Since turning professional, Willis has reached a highest ranking of 322 in the summer of 2014.
Federer has earned £74m in prizemoney during his career. "Willis, who still lives at home with his parents in Berkshire, has made a more modest living," says the Beeb. "The Briton's earnings are more than 1,000 times less than Federer's. Before Wimbledon, he had only earned £220 in prize money during 2016. Over the same period Federer has pocketed over £633,000."
His training regime also appears to be a little different, with YouTube footage from 2014 showing him enjoying a chocolate bar and a can of cola during a match.
Briton Marcus Willis brings romance to day one of Wimbledon
A Briton provided the headlines on the first day of Wimbledon - and it wasn't Andy Murray nor James Ward, who lost to defending champion Novak Djokovic.
Instead the toast of SW19 was Marcus Willis, a 25-year-old qualifier who is ranked just 772 in the world.
While Ward was dispatched 6-0, 7-6, 6-4 in two hours by the world number one, Willis cornered the market for romance as he beat Lithuanian Ricardas Berankis in straight sets to earn a second-round showdown against Roger Federer.
It was a remarkable achievement for the formerly unknown player, who had been on the brink of abandoning the sport before being persuaded to give it another shot by his girlfriend earlier this year.
"Fairytale wins for British players here generally happen only in films," says The Guardian. Willis "produced a storyline straight out of Hollywood".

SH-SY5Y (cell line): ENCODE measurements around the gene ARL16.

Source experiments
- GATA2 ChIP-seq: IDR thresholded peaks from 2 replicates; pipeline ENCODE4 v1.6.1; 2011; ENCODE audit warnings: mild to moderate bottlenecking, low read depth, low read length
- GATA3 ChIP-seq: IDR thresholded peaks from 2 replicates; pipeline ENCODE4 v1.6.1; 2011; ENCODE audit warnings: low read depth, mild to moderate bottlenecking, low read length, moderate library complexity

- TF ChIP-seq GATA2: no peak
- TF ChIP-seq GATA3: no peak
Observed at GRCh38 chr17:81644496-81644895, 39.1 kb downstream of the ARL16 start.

The player was thinking of moving to the US in February to become a coach when he met dental surgeon Jennifer Bate at an Ellie Goulding concert, recounts the paper.
"Bate told him he was an idiot to give up and, having scrambled into pre-qualifying as the last man in the draw, he promptly won three matches to reach the main qualifying event, then another three to qualify for the main draw of a grand slam for the first time."
Day one of the tournament saw Willis - once known as Cartman, from South Park, due to his weight - vanquish world number 54 Berankis in front of his girlfriend, his mum and a group of friends from Loughborough University.
Bate "had not expected to make it to the match, but she took her seat just in time after her work appointments were cancelled at the last minute", reports the Daily Telegraph.
"Roared on by a vocal group of supporters – known as the Berkshire Bulldogs – Willis, who was born in Slough, saw off Berankis 6-3 6-3 6-4. The Briton smiled and laughed, punching his fist and singing along with his supporters as he saved 19 of 20 break points and broke the Berankis serve five times."
After the win, Willis clambered into the stands to celebrate with his supporters. Among those happy to congratulate him was Britain's number one Murray, who had played with Willis in the junior leagues.
"Until Monday his career earnings stood at $95,129 and his 2016 earnings were $356 (£269 and falling quickly). He will now take on Federer, surely on Centre Court," notes the Guardian.
He will also earn £50,000 for his trouble and who knows what he can achieve.
"I'm going to go out there and try to win the match," said Willis. "I probably won't – but I'm going to give everything, as I have the last seven matches."